Bengal government’s unique effort to boost Hilsa production
If you talk about the obsession of the Bengali bhodrolok, Ilish Mach or Hilsa simply tops the list. It plays an indispensable role in our daily life. During monsoons, any Bengali kitchen seems incomplete without the presence of the ‘queen of fish.’ The state government is now making a noteworthy effort to increase the production of Ilish, much to the delight of Bengalis. It has decided to make a reserve or fish sanctuary to increase the production. This reserved area will be developed around 35 kilometers along the Ganges. The Department of Fisheries has informed that the 1997 Inland Fisheries and Marine Act will also be amended for this purpose.
According to a survey, if 20% of Ilish of Ganga is saved every year, Bengalis can easily indulge in consuming Ilish twice a day. But enough conservation steps have to be taken to ensure this. Therefore, the State Fishery Department has decided to take special steps to make certain amends in the current law and announce 35kms along the Ganges as a reserved area. This area might stretch from Lalbagh of Murshidabad to Farakka, Katwa of Burdwan to Hoogly-ghat and Diamond Harbor in South 24 Parganas to Nischandrapur. The Matla, Thakurani and Rayamangal rivers of the Sundarbans near the Bay of Bengal will also fall under this category.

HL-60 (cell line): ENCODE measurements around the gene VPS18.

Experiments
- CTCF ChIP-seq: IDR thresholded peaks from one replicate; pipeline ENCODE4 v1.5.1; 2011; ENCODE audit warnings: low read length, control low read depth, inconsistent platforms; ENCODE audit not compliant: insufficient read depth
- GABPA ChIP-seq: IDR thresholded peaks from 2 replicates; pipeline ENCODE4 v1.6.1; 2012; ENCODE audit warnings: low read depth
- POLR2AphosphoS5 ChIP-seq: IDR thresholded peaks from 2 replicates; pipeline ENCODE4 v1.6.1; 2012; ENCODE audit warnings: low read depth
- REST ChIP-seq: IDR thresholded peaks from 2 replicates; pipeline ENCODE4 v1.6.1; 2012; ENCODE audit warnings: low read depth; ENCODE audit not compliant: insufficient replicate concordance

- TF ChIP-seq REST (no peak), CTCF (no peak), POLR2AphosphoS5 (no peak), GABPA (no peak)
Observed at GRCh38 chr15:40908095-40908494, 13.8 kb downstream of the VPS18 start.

However, certain restrictions will be imposed for increasing the production of Ilish and creating a sanctuary. Such sanctuaries cannot allow fishing boats to ply on them. It will be made a no-plastic zone. Dumping of industrial wastes will be restricted. Every year, the state government restricts fishing of Ilish for a month starting from September 15. But it has been alleged that a section of businessmen and fishermen indulge in fishing of Ilish from a different route. The fisheries department has also banned the collection of less than 500 grams of hilsa. According to sources, “The amount of hilsa that comes from the sea every year, cannot return during the low tides after laying 20 percent of its eggs in the sea. The flow of the river also decreases due to sediments. If the trapped fish can be stored, then it will be highly effective. We do not have to import Hilsa anymore.”